Many industries are becoming more data-driven. The healthcare industry in particular is reaping the benefits of leveraging data to improve healthcare services. In fact, the entire healthcare industry has sprung up around the desire to find innovative ways to manage and leverage large volumes of data. However, questions remain: how do healthcare companies manage all of the information they are generating? How do they ensure that it is readily available to their customers? In this article, we will discuss how many industry players are evaluating a hybrid cloud strategy to accommodate their evolving needs.
The Innovative Possibilities of the Healthcare Industry
There are a number of trends happening right now that are severely affecting the healthcare industry. The aging Baby Boomer population, coupled with the rise of diseases triggered by the modern lifestyle, are increasing the demands for higher quality healthcare. Meanwhile, healthcare providers are increasingly pressured to maintain costs. The clash of these two forces of improved care for lower costs is causing the industry to look away from traditional practices and explore other options.
This has led to a new technology industry focused exclusively on leveraging smart, connected devices and data analytics in healthcare. These HealthTech organizations are improving healthcare for patients and providers by enabling data-driven decisions and improving automation of manual tasks. Some examples of the work that HealthTech players have undertaken include:
- Precision Medicine– Leveraging the power of artificial intelligence and genomic sequencing, HealthTech start-ups are able to personalize medical treatments for cancer patients. With treatments specialized on the needs of each patient’s diagnosis, doctors can help patients dramatically improve their chance of survival.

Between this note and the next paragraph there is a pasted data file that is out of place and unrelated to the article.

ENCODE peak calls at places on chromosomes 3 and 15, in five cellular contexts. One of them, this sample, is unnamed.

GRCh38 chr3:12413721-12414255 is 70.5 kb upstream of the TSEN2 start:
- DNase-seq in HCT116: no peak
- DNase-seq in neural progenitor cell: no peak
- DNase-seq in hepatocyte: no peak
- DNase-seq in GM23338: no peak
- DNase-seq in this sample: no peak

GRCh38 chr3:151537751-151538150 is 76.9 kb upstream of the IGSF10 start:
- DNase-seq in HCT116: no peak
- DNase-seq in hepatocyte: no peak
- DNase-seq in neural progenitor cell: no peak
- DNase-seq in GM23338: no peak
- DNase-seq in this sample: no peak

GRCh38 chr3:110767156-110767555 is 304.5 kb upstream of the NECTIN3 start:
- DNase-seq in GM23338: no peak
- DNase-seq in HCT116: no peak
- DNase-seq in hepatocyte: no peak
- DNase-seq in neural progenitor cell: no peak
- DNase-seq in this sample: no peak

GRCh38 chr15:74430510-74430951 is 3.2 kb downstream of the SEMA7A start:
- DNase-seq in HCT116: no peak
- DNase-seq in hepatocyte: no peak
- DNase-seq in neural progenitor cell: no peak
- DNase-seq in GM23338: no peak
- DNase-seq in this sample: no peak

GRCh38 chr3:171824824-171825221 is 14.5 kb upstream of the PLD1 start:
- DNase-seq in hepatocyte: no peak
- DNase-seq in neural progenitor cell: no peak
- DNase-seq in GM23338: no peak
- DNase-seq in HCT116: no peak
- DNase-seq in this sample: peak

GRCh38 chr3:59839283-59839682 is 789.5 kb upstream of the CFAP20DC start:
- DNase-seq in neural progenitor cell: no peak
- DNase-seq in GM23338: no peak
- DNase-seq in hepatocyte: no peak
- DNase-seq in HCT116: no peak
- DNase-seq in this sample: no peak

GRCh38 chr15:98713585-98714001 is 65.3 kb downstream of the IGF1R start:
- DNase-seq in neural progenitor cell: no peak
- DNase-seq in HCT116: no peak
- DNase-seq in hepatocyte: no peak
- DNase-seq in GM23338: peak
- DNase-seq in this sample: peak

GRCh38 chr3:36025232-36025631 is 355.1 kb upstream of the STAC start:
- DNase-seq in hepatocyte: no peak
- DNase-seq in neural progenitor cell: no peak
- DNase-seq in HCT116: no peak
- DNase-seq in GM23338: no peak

- Telemedicine– Through smart, connected devices, doctors can monitor a patient’s condition and give real-time support… all without setting up an appointment. Remote monitoring allows doctors to get the inside scoop on how patients are really doing – something they don’t typically get with regularly booked appointments.
- Administration—HealthTech companies are creating apps that make it easier to schedule appointments, file medical claims, and retrieve medical records. By minimizing the burden of administrative tasks, providers can return their primary focus to patient care.
What Do We Do with All That Data?
With this increased dependence on data comes an increased need for better infrastructure. HealthTech organizations need to ensure that providers and patients can quickly access and leverage the information that they need. In the healthcare industry, any delay can be a matter of life and death (not many other industries can say that and mean it literally).
To help manage all of this date, healthcare and HealthTech vendors are increasingly adopting the public cloud. Public cloud offers flexibility and agility that isn’t available through on-prem solutions. However, become some companies may have reservations about moving mission-critical data to the cloud, a fair number of them are adopting a hybrid cloud strategy. In fact, a survey last year determined that hybrid cloud deployment by healthcare providers would jump from 19% to 37% by 2021. Going into the new decade, having the flexibility to move and manage your data on whichever platform you choose will become more important than ever.
Overcoming the Roadblocks of Hybrid Cloud
Despite the obvious growing interest in adopting a hybrid cloud strategy, there are major roadblocks to adoption. Public cloud vendors require companies to refactor and reconfigure their applications to meet the requirements of that specific vendor. This essentially locks enterprises in and makes it even more difficult to move data away from one cloud vendor to another or back to on-premises.
Data plane virtualization is a unique platform that decouples data from underlying infrastructure to provide native mobility between private and public clouds. This enables an on-demand ability to move mission-critical data, as needed, without lengthy and risky rearchitecting of the application stack